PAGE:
Falconers from Michigan and Wisconsin pled guilty on Dec. 30, 2019 in U.S. District Court in Madison for conspiracy to violate the Lacey Act — which makes it unlawful to transport, sell, receive, acquire, or purchase illegally captured wildlife — according to a press release from the Department of Justice.
According to the court complaint, in May of 2017, 64-year-old Edward Taylor, of Fruitport, Mich., conspired with James Kitzman, a 69-year old Wisconsin falconer from Oak Creek, to obtain a female northern goshawk nestling Kitzman illegally captured from state land in Vilas County.
The goshawk nestling was captured from a Vilas County nest on May 26, 2017, according to the complaint. The next day Taylor drove from Michigan to Kitzman’s home in Oak Creek, Wisc., and then took possession of the goshawk, it was reported.
According to the complaint, Kitzman had violated the Migratory Bird Treaty Act (MBTA) in various ways during the capture process. He failed to band or mark the goshawk nestling immediately after it was captured in Vilas County, and he also failed to report the capture and file the appropriate paperwork with the Wisconsin Department of Natural Resources. Such failures made any subsequent transactions with that goshawk illegal and in violation of the Lacey Act.
The wild goshawk was given to Taylor as trade for a captive-bred Finnish goshawk that he had previously provided Kitzman, the court report states.
According to the MBTA, no raptor captured in the wild can be purchased, sold, or bartered for.
The MBTA and federal regulations, under strict guidelines, do allow permitted falconers to take raptors, like goshawks, from the wild and train them to hunt small game, however, raptors can only be given to other permitted falconers as gifts.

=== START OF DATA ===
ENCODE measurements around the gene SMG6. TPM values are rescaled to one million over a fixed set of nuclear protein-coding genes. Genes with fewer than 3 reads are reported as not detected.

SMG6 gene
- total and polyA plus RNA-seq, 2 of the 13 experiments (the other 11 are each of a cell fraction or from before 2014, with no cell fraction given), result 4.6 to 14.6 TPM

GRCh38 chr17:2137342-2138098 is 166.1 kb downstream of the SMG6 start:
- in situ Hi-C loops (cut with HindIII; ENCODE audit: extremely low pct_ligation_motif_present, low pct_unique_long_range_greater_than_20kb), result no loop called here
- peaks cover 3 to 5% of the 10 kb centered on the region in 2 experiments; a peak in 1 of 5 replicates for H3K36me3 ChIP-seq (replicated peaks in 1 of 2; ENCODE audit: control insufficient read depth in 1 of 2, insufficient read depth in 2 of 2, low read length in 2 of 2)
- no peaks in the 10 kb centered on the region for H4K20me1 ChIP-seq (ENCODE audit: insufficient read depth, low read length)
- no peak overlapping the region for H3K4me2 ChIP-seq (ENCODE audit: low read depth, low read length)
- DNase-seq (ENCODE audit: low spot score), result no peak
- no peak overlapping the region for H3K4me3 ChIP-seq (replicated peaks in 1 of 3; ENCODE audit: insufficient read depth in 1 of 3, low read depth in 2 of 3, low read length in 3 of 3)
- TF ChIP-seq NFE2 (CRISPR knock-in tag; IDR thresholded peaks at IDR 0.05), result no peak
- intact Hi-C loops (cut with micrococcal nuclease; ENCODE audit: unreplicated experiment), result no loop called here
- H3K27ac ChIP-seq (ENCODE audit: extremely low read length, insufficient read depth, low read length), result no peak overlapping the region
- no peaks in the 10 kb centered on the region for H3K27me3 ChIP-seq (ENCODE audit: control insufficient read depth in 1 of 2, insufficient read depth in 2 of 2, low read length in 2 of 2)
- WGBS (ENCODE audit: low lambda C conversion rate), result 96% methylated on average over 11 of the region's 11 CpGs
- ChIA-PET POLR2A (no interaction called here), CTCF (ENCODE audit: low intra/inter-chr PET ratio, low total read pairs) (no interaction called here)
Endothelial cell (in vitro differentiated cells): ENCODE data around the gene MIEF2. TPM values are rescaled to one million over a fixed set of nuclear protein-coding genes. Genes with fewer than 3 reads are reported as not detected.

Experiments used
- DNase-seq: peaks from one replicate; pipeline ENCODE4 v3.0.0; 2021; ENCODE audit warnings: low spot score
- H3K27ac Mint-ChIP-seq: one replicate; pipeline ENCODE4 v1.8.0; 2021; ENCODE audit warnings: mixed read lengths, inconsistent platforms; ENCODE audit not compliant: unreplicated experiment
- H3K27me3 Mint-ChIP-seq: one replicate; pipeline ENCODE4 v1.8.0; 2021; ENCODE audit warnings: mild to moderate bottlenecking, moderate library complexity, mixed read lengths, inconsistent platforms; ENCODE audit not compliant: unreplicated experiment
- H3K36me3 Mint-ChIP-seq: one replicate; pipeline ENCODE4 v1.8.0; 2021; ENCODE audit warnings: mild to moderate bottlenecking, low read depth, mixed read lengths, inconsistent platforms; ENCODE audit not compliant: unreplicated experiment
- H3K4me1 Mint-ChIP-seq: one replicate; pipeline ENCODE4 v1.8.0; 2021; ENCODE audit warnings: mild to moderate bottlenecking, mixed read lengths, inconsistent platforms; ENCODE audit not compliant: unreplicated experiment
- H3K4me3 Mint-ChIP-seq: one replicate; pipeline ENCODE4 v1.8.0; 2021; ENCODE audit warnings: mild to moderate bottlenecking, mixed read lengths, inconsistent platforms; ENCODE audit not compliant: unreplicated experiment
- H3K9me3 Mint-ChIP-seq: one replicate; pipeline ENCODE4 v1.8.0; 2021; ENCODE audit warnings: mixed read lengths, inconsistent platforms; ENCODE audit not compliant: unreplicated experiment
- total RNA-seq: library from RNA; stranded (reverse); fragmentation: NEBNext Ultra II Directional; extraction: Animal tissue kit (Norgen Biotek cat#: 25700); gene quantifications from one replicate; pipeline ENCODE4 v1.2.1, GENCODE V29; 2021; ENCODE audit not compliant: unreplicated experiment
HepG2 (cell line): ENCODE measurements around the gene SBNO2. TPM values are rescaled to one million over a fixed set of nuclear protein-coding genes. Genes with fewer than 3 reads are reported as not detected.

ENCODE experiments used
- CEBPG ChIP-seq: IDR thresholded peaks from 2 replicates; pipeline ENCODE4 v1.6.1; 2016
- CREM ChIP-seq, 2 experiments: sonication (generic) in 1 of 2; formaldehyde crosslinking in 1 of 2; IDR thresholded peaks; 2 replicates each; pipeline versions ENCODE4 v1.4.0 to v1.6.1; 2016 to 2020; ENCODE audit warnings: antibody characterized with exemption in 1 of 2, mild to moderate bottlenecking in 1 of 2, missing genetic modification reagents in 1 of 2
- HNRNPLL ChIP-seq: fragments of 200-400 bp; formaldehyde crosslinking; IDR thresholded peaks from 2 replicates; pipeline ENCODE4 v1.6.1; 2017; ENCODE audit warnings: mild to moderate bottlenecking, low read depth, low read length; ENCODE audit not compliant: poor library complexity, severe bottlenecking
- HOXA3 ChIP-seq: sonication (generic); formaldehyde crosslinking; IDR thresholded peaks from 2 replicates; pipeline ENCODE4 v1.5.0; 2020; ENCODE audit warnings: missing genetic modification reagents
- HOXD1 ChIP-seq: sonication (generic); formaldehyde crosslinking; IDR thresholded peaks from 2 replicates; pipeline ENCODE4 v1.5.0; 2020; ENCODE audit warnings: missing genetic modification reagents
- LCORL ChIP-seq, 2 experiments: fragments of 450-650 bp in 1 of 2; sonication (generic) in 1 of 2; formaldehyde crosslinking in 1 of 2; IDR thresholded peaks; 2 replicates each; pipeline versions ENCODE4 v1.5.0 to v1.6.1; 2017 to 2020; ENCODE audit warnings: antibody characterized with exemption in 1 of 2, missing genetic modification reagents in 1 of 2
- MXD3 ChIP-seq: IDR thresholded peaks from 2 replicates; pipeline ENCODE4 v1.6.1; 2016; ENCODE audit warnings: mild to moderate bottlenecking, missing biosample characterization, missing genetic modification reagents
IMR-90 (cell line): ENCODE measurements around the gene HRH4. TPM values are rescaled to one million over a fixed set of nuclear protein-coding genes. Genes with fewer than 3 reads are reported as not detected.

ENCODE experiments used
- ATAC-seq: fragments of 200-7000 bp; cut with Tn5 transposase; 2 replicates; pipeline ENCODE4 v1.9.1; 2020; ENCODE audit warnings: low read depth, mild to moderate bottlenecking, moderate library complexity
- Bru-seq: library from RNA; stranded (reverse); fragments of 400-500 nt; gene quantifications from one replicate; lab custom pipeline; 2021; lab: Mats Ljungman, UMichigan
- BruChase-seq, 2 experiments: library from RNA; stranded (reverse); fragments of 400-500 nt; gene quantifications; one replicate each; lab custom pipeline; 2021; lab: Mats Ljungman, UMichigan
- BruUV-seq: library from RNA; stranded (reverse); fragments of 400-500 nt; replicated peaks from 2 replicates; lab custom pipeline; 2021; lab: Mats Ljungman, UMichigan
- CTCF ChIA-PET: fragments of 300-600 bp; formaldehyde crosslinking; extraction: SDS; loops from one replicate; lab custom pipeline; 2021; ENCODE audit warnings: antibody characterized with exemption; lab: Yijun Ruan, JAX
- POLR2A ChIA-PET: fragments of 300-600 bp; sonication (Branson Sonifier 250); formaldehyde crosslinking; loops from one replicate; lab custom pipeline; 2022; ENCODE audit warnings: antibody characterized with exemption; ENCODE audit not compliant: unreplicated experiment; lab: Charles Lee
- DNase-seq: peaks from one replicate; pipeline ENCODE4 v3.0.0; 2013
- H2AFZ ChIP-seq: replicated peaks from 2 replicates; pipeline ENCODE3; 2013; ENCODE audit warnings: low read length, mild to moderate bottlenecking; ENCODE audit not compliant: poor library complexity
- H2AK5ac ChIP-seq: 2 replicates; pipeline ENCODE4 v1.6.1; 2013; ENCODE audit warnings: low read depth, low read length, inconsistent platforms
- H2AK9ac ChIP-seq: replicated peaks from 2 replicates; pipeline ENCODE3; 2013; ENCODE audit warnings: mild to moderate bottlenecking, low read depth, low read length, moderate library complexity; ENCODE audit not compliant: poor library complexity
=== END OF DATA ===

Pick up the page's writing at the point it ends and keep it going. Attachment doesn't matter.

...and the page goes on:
Taylor, a master falconer licensed in Michigan, covered up the transaction by misrepresenting information in the paperwork he filed with the Michigan Department of Natural Resources (MDNR), the criminal complaint states. In that paperwork he indicated he had captured the goshawk nestling in Vilas County and that he had immediately banded the bird.
According to the Department of Justice press release, Kitzman also covered up the transaction with false reports given to the Wisconsin Department of Natural Resources (WDNR).
The press release also reported Kitzman told Taylor to use a cover story if ever asked by authorities how the northern goshawk was taken.
As part of the plea agreement, Kitzman has agreed to pay $15,000 to the Lacey Act Reward Fund and forfeit the Toyota Tacoma pickup truk he used to transport the goshawk from Vilas County.
Taylor will be sentenced in February and Kitzman will be sentenced in March. The charges carry a maximum penalty of one year imprisonment and a $100,000 fine.
The charges against Kitzman and Taylor were the result of an investigation conducted by the U.S. Fish and Wildlife Service, the WDNR Bureau of Law Enforcement and the MDNR.
Jacob Friede may be reached at [email protected] or [email protected].